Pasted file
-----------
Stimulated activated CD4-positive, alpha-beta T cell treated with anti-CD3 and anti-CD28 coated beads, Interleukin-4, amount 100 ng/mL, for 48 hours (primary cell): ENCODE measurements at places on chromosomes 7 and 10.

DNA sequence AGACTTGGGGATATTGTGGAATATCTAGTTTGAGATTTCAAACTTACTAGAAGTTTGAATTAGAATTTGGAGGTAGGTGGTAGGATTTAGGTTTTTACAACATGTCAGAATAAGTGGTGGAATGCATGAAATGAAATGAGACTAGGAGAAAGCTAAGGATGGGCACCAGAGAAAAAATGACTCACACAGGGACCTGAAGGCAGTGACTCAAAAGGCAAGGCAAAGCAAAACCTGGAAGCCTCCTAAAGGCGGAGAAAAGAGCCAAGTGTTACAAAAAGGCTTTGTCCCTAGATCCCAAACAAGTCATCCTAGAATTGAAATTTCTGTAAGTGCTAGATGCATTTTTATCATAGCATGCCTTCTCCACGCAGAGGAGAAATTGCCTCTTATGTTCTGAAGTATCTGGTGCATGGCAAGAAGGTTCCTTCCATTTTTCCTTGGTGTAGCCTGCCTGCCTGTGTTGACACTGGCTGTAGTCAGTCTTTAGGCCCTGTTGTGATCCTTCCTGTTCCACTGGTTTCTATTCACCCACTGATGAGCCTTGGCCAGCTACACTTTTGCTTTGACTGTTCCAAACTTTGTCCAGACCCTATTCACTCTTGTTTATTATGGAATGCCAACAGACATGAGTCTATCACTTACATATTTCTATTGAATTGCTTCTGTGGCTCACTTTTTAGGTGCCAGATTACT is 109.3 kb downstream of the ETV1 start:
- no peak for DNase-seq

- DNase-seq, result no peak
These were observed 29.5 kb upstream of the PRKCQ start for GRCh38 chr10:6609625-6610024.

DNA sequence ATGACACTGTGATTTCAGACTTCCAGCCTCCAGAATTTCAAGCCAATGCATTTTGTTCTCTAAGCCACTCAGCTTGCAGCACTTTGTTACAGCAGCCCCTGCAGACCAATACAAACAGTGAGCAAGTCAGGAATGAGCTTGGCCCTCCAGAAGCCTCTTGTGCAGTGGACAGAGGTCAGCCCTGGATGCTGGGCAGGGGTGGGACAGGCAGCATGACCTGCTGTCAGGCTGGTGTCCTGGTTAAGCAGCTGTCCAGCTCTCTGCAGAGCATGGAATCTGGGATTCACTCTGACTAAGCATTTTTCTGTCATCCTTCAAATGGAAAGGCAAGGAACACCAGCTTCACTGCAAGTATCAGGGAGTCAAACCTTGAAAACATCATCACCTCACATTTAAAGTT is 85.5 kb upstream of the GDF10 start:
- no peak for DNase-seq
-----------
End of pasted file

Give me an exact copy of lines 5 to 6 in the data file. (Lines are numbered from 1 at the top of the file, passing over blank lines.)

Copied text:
These were observed 29.5 kb upstream of the PRKCQ start for GRCh38 chr10:6609625-6610024.

DNA sequence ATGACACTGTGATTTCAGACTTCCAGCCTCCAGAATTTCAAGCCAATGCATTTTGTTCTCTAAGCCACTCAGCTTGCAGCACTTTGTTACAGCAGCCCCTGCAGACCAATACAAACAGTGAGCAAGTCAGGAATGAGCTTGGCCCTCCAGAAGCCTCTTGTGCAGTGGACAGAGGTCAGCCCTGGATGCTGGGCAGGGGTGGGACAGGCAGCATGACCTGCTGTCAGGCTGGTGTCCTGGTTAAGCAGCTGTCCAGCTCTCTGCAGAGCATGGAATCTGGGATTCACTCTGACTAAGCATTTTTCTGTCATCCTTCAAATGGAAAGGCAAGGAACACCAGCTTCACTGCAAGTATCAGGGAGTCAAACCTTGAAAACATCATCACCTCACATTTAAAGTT is 85.5 kb upstream of the GDF10 start: